There are a lot of challenges and possibilities of ASEAN’s role within the Global South. In fact, the organization may be considered an exemplar of regional development and innovative governance. Ever since its formation in 1967, anchored on economic, social, cultural, and technical collaboration among the first five members (Philippines, Malaysia, Singapore, Thailand, and Indonesia), it has come quite a long way spanning four decades.
As elaborated by Cockerham based from other scholars’ observations, states are very protective of their sovereignty and national interests. The interaction among states is shaped by their relative bargaining power, where larger states will have more influence over the outcome of smaller states. Hoffman developed the intergovernmentalist approach as a response to neofunctionalism. Another author proposed that supra-national actors, such as interest groups would begin to realize that some of their interests could not be accomplished at the national level.
Sakakibara and Sharon-Yamakawa’s article detailed some of the major challenges that ASEAN has been facing. For every challenge stated by the authors of the article, the author of this essay sees a corresponding possibility to reflect on, hence I already combined them. First among the five points– existing global institutions are strongly biased toward market fundamentalism or the neoclassical paradigm, and their past records in international capital and finance are very poor. The establishment of a genuine regional institution could provide a countervailing force and would contribute to reforming international institutions – this is actually a challenge that can be transformed into an opportunity for the ASEAN to lead the Global South in calling for reforms. How? The ASEAN should reflect on how it can reform and innovate its policies provided the member-states all agree to such changes. By doing this, it may contribute to transforming international institutions. If this happens, the ASEAN might cause a positive transforming difference not only within the Southeast Asian region but also in the international arena. Second, international institutions are dominated by Western economists who often lack sufficient knowledge of regional values, culture, and history hence they tend to impose their Western views on economic development. This challenge has for quite some time been transforming into an opportunity (ADB and its satellite offices, for instance, are staffed by multi-Asian economists). Perhaps, if ASEAN economists are found effective, they may be assigned to other global south countries in Africa or Latin America whose cases may be similar to those of the ASEAN region. Third, necessary structural reforms should be undertaken at the soonest time. Regional integration is vital in order to materialize this action. Fourth challenge is the lack of efficient regional governance especially on economic, politico-military, and security matters. In a region as diverse as Southeast Asia, or the Global South at large, the requisite of having leader-states that really push for the interest of the majority would be very critical. Lastly, the question of whether ASEAN will succeed as a supra-national body within the Global South juxtaposed with the EU and to a lesser extent, American organizations, is in itself a challenge already. Therefore, given this huge challenge, the opportunity should be sought by ASEAN states themselves. The increasing regard for the ASEAN by the Global South, and even by Western scholars is already present. It only depends on the ASEAN members on how they will maximize or use that leverage in order to push forward its agenda, and the cause of the larger Global South.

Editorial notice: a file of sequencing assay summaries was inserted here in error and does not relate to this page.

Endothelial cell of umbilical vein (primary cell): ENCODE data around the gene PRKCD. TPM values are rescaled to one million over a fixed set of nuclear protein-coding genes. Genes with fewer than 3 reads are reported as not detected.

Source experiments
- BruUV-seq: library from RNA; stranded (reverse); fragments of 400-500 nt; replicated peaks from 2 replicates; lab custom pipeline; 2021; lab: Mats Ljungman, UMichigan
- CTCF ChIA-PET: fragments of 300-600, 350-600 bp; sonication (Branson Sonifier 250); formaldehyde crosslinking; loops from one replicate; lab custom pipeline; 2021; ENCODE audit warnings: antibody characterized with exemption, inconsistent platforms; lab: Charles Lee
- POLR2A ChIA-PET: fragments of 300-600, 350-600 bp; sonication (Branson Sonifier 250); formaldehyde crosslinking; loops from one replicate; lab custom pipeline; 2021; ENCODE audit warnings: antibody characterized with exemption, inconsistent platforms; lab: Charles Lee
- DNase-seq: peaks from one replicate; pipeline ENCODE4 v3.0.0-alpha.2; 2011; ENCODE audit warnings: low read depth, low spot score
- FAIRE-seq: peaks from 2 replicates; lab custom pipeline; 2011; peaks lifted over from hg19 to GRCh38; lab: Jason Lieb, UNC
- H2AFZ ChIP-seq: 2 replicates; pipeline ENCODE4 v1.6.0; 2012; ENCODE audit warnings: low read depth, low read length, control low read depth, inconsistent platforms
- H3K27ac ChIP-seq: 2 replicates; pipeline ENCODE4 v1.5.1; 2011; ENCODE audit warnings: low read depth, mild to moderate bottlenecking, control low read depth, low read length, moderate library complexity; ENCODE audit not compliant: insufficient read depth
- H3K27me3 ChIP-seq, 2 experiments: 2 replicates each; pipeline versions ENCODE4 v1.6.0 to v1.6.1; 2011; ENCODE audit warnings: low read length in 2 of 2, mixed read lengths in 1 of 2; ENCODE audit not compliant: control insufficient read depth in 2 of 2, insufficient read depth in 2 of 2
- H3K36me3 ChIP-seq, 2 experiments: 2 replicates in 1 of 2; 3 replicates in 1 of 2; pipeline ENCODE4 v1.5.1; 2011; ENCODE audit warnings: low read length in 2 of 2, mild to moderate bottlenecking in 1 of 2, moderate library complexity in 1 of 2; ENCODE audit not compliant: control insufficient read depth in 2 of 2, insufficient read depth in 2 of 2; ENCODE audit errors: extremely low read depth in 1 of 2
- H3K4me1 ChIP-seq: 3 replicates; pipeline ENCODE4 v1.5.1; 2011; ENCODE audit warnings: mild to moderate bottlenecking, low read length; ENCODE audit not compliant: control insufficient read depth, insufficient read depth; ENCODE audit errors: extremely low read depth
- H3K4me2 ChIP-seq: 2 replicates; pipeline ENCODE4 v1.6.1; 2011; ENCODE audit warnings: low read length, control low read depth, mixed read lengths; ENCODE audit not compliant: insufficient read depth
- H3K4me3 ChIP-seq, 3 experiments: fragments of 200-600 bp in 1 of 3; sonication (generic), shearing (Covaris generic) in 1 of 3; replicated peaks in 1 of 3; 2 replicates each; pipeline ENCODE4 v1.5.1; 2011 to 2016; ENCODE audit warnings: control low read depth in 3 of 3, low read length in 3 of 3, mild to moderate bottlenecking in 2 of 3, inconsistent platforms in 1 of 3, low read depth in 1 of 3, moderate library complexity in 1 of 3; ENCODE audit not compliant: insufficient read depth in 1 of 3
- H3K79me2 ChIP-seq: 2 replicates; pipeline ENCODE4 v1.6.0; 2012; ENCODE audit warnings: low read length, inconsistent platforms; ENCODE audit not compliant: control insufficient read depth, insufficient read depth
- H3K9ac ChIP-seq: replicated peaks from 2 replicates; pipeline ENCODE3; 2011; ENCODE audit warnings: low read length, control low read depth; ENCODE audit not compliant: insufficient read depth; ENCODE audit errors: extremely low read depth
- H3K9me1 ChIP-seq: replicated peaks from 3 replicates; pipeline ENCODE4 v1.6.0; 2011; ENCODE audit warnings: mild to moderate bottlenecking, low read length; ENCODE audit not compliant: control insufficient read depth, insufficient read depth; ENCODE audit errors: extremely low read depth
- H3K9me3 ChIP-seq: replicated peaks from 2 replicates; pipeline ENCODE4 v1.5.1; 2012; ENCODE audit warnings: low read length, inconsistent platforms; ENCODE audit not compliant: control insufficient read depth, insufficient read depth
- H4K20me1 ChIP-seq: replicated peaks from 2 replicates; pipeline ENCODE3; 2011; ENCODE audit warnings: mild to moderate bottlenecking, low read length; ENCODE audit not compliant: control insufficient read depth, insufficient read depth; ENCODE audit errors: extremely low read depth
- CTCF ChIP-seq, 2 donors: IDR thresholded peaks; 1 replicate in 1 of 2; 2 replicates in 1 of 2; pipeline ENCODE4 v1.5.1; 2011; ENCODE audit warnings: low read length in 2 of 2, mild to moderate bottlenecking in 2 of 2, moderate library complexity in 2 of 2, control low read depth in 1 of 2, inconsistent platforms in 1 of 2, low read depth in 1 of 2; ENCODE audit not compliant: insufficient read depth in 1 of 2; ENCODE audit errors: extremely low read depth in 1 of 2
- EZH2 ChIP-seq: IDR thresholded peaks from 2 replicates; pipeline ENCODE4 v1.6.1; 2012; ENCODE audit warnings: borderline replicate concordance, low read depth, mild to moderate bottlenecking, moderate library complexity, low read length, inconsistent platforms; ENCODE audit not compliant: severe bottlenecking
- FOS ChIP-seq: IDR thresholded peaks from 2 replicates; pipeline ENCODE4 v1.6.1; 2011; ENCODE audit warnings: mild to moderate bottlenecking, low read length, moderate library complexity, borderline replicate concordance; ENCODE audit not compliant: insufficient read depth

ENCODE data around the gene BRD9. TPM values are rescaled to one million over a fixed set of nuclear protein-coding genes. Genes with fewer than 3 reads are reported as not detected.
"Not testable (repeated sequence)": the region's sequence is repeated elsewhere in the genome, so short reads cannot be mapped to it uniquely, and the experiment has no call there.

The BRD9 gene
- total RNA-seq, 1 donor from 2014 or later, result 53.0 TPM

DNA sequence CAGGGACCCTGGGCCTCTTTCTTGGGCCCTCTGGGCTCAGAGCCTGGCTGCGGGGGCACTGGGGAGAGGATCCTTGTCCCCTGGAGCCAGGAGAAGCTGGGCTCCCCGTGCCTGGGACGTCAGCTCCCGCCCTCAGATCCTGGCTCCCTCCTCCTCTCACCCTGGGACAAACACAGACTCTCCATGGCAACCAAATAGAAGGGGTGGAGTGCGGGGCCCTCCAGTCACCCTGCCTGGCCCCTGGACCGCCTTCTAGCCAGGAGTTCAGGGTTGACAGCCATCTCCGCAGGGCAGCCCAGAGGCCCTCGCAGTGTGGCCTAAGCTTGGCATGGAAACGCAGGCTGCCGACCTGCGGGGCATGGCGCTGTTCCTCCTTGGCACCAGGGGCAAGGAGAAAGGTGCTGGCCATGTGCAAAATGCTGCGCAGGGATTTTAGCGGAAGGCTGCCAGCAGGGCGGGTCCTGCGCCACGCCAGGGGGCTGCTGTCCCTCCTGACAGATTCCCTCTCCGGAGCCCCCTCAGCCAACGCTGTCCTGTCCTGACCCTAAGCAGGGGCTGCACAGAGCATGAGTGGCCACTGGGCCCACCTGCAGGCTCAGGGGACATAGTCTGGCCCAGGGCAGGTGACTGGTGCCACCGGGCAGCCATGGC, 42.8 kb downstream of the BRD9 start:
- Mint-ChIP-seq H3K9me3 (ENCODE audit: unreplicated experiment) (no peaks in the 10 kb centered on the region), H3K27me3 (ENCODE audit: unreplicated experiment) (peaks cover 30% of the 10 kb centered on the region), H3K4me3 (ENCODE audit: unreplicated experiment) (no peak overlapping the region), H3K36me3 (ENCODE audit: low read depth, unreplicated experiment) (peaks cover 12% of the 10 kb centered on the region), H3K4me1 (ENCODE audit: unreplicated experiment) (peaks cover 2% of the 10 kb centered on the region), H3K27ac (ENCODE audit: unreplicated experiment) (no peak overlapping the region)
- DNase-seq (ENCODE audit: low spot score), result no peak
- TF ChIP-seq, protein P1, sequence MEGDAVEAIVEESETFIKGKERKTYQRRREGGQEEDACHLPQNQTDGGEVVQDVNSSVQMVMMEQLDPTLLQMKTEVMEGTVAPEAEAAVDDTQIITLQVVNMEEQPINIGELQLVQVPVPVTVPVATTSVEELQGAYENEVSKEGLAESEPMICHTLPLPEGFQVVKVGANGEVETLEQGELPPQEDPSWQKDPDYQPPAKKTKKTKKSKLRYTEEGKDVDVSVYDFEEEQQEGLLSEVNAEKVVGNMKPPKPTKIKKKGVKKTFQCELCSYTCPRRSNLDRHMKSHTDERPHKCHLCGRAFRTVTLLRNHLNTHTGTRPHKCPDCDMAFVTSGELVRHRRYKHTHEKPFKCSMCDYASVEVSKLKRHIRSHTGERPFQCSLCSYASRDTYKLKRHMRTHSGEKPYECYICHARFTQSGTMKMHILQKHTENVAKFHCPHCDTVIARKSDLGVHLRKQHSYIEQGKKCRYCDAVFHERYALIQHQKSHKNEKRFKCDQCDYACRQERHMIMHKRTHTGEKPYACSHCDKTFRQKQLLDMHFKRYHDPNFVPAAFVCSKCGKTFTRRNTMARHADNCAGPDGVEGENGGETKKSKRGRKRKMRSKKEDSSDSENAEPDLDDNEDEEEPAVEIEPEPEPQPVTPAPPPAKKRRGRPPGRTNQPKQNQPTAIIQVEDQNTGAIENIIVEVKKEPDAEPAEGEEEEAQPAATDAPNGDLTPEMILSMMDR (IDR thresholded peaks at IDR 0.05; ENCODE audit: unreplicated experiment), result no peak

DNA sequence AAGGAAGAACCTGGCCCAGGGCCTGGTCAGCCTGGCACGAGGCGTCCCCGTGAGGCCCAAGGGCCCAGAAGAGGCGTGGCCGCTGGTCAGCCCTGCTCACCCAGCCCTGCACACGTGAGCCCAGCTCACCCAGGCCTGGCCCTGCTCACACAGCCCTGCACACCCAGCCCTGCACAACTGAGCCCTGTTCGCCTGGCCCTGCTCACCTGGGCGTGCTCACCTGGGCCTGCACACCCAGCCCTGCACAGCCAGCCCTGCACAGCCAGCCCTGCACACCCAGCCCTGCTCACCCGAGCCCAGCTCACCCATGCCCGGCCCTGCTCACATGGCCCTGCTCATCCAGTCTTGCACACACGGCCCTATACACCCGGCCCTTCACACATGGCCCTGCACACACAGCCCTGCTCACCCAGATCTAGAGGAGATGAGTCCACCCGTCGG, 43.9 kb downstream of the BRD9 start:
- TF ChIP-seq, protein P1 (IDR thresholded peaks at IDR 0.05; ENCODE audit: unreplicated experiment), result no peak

A few development issues, when juxtaposed with ASEAN-Global South discourse and when critically analyzed along lines of socio-economic, military-security, and regional stability framework, are apparently similar to what most ASEAN and Global South states experience. Let me cite at least three (3) issues of recent relevance. First of these is non-proliferation and counter terrorism efforts (not to mention communist insurgent groups). For decades, the problem of insurgency in Southern Philippines and in the countryside has been a burden for the country. Due to the region’s porous geographical frame, ASEAN governments find it hard to monitor the illegal entry of terrorists and their firearms across borders. The GRP however constantly partners with the ASEAN Regional Forum to address the problem. But as Oglivie-White argues, while ARF and such organizations play an important role in promoting cross-cultural communication on security matters, experience to date suggests that, where security measures are concerned, concrete action and cooperation are more likely at the bilateral and subregional level. Second development issue is an offshoot of the terrorist problem –domestic violence which has to date caused countless casualties and socio-economic instability in Southern Philippines further widening the gap between the Christian Filipinos and the Moros. This is also true in the case of other ASEAN and Global South countries such as Thailand, Malaysia, Indonesia, to name a few, in which secessionist groups continue to hinder economic growth in specific areas. Worse, it pulls down the economy of the country. Third, and most apparent is the economic resilience. Although this has not been much of a problem for Singapore, other ASEAN states especially the Philippines, Laos, and Cambodia have had a really hard time catching up with the likes of neighbors Thailand and Indonesia, and even Vietnam which were, just a few decades ago, of same conditions (or even worse), with the Philippines. In order to prevent such economic stagnation or slow growth, an effective regional body such as the ASEAN should be reformed to become more responsive to genuine economic collaboration and regional resilience.